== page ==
“Generally, in every project, the use of type is important for me,” states Budapest-based graphic designer Laura Csocsan. “I usually find the best version of something always includes simple forms or an image, combined with type and the smart use of white space.” A quick look through Laura’s portfolio confirms her description of her work, as it’s one packed full of monochromatic, type-heavy projects born from her conceptual, yet methodical and logical approach to design.
It was during her adolescent years that Laura developed this approach. In 2013, she began collating others’ photographs that she admired on a Tumblr, eventually expanding her curation to include typography. “I realised that the combination of type and image attracts me the most,” she explains, “I found the power of arrangement and logic very interesting, with a lot of possibilities.”
During her studies, this rational approach to design only expanded. “I really like to read about other designer’s thoughts, I like books about graphic design rules and practices, and I have learned a great deal from these,” Laura offers. Devoting a lot of her time to studying Swiss graphic design, it was at university that she also stumbled upon the Manifesto of Futurism.
The Manifesto of Futurism, and its resulting movement, was written by Italian poet Filippo Tommaso Marinetti in 1909 and went on to have a large impact on the graphic design world. “I was amazed to see how their work is still modern and visually relevant but was also aware that their views on war and women are outdated and harsh, to say the least,” Laura explains of the beginning of her project Futurist Manifest Now. “It interested me to explore whether the general concept behind the movement could mean something for our society a century later,” she adds.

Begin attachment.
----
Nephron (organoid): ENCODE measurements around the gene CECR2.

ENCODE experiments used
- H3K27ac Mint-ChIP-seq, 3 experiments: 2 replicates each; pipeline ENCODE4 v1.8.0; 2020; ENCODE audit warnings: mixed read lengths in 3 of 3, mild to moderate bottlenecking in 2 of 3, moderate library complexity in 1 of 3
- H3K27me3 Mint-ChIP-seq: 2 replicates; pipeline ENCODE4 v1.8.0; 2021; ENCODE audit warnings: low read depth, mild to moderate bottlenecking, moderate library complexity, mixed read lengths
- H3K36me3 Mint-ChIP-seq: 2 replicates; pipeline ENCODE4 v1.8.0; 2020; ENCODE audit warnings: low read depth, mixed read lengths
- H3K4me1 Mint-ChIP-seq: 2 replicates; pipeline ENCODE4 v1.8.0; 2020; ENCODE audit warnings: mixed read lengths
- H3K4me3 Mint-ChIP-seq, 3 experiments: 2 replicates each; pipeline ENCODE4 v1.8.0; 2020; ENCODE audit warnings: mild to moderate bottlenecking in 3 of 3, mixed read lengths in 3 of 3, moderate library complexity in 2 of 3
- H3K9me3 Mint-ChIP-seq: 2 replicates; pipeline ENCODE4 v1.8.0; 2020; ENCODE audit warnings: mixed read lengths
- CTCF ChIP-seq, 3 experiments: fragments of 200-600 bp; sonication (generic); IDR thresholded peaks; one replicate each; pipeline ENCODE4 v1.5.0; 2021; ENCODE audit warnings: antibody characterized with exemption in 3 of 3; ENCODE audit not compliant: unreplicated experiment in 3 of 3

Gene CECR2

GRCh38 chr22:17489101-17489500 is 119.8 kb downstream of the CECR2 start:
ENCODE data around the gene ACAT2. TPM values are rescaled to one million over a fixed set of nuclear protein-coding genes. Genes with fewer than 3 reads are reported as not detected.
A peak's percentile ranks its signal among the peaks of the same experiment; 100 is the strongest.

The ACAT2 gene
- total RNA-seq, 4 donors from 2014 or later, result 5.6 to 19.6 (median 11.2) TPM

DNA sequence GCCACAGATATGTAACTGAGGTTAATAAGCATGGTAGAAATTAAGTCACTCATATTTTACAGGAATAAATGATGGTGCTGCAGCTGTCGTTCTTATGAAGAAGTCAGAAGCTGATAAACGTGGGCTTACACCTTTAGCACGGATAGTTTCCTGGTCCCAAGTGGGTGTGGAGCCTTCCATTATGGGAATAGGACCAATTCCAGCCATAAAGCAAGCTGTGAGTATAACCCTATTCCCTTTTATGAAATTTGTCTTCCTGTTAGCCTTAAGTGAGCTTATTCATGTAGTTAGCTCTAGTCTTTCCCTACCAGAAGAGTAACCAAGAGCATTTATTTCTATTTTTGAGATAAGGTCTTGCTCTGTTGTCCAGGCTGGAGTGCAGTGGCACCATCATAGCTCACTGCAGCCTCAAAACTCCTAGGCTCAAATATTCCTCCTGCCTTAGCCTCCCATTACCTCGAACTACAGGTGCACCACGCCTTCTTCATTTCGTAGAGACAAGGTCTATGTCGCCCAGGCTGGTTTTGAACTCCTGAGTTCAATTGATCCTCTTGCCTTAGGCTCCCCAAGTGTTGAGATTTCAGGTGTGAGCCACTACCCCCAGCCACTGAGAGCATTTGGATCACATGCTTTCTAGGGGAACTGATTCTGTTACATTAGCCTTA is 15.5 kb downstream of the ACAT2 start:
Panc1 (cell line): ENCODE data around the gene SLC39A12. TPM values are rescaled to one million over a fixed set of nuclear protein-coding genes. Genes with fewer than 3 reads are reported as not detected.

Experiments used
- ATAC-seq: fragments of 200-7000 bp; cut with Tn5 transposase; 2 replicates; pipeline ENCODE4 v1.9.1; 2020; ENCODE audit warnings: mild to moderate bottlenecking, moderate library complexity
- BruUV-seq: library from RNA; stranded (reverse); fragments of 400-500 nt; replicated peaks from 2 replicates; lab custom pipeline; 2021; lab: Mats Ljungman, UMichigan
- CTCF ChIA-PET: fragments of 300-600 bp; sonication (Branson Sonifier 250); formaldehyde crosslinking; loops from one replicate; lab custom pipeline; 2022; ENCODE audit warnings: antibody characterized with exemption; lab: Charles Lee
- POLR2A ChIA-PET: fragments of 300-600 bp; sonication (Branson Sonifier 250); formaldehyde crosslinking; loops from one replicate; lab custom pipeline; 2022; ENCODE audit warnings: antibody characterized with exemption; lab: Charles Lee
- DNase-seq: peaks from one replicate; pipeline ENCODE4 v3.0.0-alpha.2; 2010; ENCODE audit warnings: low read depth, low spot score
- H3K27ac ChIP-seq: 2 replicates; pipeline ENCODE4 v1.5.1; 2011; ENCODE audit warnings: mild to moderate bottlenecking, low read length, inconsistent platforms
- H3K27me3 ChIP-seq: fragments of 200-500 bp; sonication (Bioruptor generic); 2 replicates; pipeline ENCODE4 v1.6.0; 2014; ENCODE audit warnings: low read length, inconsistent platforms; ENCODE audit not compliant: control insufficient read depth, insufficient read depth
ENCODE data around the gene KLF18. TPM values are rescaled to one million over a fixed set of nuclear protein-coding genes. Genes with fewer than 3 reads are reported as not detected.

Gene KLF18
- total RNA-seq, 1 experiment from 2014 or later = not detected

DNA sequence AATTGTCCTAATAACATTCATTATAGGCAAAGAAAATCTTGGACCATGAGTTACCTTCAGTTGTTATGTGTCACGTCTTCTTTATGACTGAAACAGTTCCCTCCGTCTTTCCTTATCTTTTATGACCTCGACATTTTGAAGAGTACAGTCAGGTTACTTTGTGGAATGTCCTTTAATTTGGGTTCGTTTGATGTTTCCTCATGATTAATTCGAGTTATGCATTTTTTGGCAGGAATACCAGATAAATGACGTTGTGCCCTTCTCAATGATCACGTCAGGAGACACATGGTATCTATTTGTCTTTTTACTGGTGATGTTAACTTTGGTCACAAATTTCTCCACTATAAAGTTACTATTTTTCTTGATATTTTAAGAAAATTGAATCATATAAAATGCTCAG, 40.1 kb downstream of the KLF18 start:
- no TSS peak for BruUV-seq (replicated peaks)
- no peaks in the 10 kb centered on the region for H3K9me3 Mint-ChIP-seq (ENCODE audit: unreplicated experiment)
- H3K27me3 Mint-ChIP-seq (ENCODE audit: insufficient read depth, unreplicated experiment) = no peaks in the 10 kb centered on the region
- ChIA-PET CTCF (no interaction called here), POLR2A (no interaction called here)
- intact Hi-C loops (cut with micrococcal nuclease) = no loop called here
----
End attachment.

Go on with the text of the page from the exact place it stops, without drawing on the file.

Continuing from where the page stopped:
As a result, she created a publication that goes against the traditions of the information society we live in, in a nod to how Futurists “throw away that which connects to the past in any aspect,” often rejecting the norm. By printing the eleven articles of Marinetti’s manifesto but covering them with abstracted forms of the numbers one to 11, Laura created a contemporary demonstration of the Futurist movement both conceptually and visually. Through rearranging the spiral-bound pages of Futurist Manifest Now, users can align the text of the various articles in order to reveal the information in a world where information is usually given to us so freely.
Due to graduate from university next year, Laura recently spent three months as an intern at Studio Mut in Italy and is now taking a year out to work full-time as a graphic designer at a company, while also freelancing and developing some personal projects. In the future, she hopes to continue her recent experiments with type design: “I would like to broaden my knowledge in this field because the chance to work with the symbols of different languages is something I would love to discover in depth, and since I think a particular typeface can determine the tone of communication it is a big possibility to be able to control this factor.”
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